For more on this subject, check out the Catechism of the Catholic Church, paragraphs 156, 159, 434, 515, 547–¬49, 1335, 2003–94.
Q. How does the Pope go about choosing his name once elected, and may he use his own birth name, such as Josef Ratzinger?
M. K., via email
A. First some background: The earliest popes did not choose a different name once they took the papal throne. The first to do so was Pope John II (died 535). He was a Roman by birth, bearing the pagan name Mercurius (that is, he was named after the Roman god Mercury). So he took the Christian name John, because he thought a pagan name would be a dishonor to the papal office. Pope John III (died 574) may also have adopted his name.
In the latter part of the tenth century, four more popes chose new names for themselves upon ascending the throne. The custom was firmly established by the middle of the eleventh century.
The choice of name belongs to the pope himself. Though there is no canon law requiring that someone take a different name upon becoming pope, the tradition now has the weight of centuries behind it. In addition, the practice has a certain usefulness, since it allows each new pope to make a kind of statement about his hopes and intentions for his papacy.
Reasons for the names chosen have varied. Popes John II and John III apparently took that name to honor their martyr predecessor, Pope St. John I. When a German named Bruno was named pope in 996, he probably took the name Gregory V as a way to reassure the Romans that even though he was a “foreigner,” he would serve them faithfully as earlier, Italian, popes had done.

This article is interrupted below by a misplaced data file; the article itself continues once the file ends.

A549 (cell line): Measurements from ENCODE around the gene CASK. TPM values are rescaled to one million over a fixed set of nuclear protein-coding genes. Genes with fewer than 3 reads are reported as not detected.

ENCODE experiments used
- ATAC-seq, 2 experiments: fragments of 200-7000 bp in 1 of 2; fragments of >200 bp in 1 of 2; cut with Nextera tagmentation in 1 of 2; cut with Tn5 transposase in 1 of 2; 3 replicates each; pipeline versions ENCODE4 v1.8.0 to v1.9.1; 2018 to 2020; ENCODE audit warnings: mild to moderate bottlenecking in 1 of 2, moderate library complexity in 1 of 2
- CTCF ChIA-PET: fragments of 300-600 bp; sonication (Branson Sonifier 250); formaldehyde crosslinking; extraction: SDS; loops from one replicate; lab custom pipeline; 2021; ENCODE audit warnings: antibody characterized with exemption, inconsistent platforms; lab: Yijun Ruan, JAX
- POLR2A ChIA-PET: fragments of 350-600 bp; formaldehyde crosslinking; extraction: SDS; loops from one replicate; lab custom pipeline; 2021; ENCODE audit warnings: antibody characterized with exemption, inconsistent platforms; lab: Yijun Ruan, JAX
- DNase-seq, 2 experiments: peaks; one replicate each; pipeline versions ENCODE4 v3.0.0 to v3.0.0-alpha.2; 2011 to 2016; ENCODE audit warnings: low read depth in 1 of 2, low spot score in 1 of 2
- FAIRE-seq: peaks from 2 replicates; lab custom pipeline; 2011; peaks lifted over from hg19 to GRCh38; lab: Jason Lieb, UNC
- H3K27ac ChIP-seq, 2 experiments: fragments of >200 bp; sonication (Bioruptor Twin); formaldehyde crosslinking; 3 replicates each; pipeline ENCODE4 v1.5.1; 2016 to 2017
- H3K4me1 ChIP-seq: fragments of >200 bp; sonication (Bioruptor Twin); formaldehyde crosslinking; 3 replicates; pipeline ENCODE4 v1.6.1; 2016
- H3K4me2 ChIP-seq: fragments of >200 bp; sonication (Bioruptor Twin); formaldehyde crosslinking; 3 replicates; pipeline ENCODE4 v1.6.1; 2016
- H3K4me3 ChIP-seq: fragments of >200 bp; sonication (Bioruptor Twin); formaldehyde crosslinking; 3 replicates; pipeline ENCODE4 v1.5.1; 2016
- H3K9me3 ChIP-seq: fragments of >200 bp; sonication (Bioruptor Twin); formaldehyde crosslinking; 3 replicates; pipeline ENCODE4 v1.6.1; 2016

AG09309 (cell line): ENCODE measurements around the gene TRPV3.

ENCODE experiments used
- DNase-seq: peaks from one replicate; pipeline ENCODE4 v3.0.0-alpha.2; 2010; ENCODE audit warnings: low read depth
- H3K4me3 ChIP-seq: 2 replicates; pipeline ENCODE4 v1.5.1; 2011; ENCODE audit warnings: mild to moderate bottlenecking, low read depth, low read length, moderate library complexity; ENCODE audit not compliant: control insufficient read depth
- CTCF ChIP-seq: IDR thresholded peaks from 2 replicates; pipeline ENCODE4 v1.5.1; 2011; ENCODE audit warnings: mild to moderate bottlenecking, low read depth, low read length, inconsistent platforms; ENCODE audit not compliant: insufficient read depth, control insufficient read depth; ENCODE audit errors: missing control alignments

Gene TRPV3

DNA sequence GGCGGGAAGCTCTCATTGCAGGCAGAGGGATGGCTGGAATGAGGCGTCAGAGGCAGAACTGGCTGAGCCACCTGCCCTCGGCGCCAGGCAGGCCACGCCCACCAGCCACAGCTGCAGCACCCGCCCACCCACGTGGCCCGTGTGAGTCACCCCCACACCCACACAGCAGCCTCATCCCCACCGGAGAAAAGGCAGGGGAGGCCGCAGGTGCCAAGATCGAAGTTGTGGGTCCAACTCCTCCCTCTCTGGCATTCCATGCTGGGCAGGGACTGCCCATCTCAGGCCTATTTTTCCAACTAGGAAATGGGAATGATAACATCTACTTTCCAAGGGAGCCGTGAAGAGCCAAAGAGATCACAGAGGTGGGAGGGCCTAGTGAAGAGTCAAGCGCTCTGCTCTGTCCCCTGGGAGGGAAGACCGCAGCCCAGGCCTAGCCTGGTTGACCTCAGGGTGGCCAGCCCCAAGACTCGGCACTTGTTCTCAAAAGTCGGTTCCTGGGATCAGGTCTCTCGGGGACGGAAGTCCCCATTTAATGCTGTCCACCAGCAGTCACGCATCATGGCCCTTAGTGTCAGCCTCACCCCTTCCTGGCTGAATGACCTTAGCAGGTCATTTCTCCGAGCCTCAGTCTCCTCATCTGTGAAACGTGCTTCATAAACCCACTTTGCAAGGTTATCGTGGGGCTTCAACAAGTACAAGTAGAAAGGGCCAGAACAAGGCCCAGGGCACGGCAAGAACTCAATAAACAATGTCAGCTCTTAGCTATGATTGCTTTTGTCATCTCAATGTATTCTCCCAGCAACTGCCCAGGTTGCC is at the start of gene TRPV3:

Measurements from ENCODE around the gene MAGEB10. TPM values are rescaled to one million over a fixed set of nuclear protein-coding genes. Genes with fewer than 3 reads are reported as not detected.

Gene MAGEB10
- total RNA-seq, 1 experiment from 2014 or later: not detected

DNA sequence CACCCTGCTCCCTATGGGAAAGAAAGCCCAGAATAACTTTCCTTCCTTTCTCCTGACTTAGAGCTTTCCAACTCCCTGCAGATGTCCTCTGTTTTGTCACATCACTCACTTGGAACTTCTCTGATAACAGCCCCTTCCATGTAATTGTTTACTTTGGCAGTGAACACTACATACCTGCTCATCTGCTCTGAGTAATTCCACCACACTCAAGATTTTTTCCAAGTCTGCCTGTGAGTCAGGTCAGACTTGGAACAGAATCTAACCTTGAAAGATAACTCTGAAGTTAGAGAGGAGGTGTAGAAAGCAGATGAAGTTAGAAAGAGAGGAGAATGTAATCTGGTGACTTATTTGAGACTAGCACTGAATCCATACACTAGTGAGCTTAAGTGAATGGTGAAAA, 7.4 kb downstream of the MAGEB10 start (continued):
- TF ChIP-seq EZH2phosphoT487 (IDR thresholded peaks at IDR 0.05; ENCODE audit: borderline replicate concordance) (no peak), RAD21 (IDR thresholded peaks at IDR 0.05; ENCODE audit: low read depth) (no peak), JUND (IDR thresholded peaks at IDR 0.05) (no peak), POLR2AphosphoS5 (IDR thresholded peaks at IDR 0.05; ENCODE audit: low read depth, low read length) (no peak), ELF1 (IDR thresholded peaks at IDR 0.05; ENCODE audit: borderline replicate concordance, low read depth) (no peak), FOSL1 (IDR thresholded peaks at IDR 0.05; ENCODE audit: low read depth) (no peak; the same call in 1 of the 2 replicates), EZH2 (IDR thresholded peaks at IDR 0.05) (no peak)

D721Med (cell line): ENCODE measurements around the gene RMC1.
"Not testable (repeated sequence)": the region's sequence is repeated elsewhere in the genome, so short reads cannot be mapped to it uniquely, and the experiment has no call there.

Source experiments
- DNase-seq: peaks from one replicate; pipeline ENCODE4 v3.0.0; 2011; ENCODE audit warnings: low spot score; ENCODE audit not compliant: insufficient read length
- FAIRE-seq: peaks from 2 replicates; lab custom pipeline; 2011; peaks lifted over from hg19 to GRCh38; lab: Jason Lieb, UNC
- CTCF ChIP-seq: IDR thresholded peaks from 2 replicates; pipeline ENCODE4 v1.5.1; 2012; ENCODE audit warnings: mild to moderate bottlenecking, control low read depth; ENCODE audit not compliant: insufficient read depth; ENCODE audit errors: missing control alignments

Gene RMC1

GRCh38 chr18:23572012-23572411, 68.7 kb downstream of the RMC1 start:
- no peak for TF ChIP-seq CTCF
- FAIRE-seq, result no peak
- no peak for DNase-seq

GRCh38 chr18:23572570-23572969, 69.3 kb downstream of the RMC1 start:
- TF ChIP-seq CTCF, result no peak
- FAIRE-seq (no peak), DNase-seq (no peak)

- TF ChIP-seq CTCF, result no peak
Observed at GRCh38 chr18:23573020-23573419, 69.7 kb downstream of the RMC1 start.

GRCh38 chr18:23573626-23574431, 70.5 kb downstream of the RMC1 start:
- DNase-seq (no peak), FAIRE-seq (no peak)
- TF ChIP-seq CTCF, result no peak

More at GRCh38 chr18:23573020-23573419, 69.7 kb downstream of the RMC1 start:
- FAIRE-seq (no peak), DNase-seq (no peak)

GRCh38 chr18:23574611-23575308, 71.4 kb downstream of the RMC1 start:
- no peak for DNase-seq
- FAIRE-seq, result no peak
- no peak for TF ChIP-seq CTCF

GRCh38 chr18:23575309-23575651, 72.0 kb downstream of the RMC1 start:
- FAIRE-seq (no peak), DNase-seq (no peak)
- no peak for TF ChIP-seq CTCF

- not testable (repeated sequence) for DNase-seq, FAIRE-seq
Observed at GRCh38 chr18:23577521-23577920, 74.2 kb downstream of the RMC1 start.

In our own day, Blessed John XXIII and Paul VI were the popes who presided over the Second Vatican Council. As a way of honoring them and associating themselves with the work of that council, Paul's successor took the name John Paul (the first instance of a pope taking a double name), and John Paul's successor chose to be called John Paul II.
Pope Benedict XVI probably took that name for several reasons. St. Benedict (c. 480 – c. 547) is the patron protector of Europe, and this pontiff seems especially concerned about that continent’s threatened spiritual welfare. He has also spoken of the need for the Church to be a creative spiritual minority within the world as the Benedictine and other religious orders have been. Also, the previous Benedict was a peacemaker, as this Benedict hopes to be.
One final note: A Roman named Peter was elected pope in 1009, but he changed his name to Sergius IV. His reason? Since the first pope, St. Peter, held a unique position as the “Prince of the Apostles,” Sergius thought there should not be a “Pope Peter II.”
To this day, the name Peter has never been taken by another pope.
Nevertheless, a centuries-old prophecy, attributed, with considerable controversy, to St. Malachy (died 1148), makes this intriguing prediction: “In the final persecution of the Holy Roman Church there will reign Peter the Roman, who will feed his flock among many tribulations; after which the seven-hilled city [Rome] will be destroyed and the dreadful Judge will judge the people.” For more on this alleged prophecy, see the entry for 08-23-07 click here